There were many reasons for creating the Petroglyphs, most of which are not well understood by modern society. Petroglyphs are more than just "rock art," picture writing, or an imitation of the natural world. They should not be confused with hieroglyphics, which are symbols used to represent words, nor thought of as ancient Indian graffiti. Petroglyphs are powerful cultural symbols that reflect the complex societies and religions of the surrounding tribes. Petroglyphs are central to the monument's sacred landscape where traditional ceremonies still take place. The context of each image is extremely important and integral to its meaning. Note each petroglyph's orientation to the horizon and surrounding images, as well as the landscape in which it sits. Today's native people have stated that the placement of each petroglyph image was not a casual or random decision. Some petroglyphs have meanings that are only known to the individuals who made them. Others represent tribal, clan, kiva or society markers. Some are religious entities and others show who came to the area and where they went. Petroglyphs still have contemporary meaning, while the meaning of others is no longer known, but are respected for belonging to "those who came before." While viewing these petroglyph images, please consider their importance to both past and present cultures.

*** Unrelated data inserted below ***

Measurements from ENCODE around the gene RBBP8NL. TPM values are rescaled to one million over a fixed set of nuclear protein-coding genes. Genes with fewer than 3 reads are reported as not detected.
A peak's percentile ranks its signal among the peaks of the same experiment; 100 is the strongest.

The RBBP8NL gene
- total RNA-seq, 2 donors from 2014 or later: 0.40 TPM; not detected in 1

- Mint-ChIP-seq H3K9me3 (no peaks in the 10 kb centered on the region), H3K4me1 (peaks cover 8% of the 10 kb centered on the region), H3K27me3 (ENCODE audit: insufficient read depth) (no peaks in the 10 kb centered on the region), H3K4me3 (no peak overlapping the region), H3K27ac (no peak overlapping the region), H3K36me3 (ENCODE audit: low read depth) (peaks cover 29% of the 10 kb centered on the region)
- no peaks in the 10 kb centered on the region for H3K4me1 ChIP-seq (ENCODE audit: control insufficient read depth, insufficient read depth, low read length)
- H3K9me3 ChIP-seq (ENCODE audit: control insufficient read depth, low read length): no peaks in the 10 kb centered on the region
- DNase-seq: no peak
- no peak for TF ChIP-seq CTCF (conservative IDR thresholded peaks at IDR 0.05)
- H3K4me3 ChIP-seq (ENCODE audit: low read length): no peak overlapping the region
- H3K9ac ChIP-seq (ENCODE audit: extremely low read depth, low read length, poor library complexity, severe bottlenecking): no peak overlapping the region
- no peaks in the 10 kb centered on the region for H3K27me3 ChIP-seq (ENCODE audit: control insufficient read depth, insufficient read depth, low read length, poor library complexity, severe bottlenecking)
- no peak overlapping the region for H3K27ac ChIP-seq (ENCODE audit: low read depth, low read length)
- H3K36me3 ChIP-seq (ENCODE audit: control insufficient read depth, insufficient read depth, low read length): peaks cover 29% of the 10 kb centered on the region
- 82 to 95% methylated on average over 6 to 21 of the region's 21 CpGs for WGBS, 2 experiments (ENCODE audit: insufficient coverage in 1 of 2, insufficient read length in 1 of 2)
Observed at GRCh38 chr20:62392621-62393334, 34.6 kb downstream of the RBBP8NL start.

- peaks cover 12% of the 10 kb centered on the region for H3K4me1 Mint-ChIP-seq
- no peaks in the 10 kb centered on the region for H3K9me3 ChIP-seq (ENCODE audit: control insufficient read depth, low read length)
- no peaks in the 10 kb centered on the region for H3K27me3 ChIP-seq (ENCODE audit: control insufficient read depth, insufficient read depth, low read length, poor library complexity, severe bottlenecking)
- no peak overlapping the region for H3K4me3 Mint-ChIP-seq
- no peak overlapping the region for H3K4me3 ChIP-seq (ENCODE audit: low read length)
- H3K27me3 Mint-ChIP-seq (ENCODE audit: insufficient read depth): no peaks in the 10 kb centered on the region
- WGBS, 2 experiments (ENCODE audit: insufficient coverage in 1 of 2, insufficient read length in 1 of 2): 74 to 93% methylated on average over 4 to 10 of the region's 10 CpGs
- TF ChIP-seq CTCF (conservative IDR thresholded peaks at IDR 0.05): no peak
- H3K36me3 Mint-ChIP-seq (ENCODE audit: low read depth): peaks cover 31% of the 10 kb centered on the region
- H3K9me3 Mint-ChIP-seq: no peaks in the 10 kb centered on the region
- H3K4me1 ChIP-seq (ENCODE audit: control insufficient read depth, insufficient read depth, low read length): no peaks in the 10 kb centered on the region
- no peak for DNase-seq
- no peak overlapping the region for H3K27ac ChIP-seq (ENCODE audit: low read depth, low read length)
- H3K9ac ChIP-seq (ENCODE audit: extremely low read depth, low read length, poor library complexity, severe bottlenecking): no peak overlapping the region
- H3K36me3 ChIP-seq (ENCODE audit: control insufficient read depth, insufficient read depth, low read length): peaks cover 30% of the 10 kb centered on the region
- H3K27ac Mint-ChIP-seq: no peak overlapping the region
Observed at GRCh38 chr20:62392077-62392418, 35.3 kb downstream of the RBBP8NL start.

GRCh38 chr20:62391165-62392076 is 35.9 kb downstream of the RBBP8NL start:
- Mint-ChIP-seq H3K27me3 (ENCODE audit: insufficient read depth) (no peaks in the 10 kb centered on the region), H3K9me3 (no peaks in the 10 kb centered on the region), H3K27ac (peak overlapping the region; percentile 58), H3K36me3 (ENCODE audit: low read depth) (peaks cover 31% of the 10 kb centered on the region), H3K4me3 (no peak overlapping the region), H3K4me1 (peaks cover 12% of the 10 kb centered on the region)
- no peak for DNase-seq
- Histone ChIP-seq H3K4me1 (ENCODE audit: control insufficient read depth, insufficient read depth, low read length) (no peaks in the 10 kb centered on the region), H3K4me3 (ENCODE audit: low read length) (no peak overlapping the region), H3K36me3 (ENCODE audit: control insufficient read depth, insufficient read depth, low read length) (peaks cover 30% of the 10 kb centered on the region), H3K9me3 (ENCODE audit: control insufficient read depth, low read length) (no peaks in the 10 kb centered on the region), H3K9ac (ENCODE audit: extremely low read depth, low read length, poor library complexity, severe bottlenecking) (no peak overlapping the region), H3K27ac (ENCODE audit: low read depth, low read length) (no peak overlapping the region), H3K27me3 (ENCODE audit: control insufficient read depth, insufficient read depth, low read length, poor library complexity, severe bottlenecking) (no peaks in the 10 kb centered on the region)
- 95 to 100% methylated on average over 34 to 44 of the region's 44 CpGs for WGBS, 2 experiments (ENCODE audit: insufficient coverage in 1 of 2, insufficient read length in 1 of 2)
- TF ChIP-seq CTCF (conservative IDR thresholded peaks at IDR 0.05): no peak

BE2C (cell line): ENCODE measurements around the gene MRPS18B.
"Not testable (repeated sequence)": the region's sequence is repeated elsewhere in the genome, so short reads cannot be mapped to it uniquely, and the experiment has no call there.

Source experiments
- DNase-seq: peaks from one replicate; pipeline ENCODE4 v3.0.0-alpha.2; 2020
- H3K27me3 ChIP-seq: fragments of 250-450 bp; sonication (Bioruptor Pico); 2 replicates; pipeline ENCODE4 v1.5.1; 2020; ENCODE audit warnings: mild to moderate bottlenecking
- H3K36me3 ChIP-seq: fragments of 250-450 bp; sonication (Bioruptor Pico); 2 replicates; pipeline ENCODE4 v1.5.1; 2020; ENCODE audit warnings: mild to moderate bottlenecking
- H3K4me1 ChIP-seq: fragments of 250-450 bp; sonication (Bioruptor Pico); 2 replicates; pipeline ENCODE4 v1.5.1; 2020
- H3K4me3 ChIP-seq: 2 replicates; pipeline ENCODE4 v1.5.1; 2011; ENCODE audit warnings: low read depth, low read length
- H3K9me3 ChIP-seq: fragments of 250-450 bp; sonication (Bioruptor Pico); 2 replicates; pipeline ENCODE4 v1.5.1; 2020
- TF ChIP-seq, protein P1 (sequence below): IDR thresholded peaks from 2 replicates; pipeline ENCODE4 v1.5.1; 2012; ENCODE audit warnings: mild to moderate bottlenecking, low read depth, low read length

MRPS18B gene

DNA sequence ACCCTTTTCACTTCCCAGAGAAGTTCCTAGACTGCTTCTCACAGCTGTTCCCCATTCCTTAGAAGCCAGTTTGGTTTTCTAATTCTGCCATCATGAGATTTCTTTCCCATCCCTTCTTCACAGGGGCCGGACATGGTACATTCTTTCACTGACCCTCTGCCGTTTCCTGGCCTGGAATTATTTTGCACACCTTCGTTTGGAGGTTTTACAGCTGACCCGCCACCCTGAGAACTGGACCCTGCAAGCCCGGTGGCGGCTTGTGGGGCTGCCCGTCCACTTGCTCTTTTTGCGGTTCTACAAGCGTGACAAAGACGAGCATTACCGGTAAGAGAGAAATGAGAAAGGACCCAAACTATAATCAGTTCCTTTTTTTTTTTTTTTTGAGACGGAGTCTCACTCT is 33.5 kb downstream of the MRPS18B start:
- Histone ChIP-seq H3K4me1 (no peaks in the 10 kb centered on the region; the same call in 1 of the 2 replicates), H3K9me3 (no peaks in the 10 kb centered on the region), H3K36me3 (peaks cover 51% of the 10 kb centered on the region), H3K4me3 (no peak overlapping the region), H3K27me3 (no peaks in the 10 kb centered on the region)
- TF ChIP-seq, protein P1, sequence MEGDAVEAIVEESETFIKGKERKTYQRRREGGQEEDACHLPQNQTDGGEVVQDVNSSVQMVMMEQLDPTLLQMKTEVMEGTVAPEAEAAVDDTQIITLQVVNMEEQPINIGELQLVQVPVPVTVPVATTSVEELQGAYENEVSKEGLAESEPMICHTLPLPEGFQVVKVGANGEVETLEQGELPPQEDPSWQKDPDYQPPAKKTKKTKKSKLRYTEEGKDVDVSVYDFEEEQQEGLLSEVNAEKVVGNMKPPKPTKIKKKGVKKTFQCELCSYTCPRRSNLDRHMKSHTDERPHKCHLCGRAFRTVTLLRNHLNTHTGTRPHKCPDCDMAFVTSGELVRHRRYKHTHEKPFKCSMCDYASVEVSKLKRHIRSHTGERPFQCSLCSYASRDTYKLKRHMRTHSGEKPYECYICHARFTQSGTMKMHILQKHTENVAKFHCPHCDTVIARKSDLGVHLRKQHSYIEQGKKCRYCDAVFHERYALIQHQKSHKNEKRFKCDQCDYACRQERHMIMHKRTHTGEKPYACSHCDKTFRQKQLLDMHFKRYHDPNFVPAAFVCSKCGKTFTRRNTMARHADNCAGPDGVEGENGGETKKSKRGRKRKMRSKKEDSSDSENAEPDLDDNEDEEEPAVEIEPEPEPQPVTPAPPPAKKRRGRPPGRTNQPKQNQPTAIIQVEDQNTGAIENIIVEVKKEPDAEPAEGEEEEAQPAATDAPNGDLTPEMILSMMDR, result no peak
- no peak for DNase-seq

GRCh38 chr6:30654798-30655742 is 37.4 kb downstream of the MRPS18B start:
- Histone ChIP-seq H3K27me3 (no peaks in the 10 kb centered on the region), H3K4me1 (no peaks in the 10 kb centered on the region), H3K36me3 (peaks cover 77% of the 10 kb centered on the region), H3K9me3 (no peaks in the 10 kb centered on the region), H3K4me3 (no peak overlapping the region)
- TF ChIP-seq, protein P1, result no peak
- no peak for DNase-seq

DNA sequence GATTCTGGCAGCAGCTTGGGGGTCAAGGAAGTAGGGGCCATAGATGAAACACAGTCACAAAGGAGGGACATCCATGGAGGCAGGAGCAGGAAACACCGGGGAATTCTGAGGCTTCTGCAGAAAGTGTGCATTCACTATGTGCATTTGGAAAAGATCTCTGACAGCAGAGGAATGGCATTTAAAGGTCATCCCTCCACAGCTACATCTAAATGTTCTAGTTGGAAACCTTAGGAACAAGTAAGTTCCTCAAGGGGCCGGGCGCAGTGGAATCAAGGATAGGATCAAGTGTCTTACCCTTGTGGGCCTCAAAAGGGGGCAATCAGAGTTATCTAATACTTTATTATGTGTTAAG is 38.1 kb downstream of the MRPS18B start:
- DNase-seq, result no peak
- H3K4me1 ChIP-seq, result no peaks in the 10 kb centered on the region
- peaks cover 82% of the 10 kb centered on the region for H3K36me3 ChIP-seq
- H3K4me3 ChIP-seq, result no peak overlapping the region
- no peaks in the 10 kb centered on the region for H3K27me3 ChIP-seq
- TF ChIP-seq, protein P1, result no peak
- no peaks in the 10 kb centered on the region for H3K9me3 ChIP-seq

Why were the Petroglyphs made?
Last updated: March 13, 2015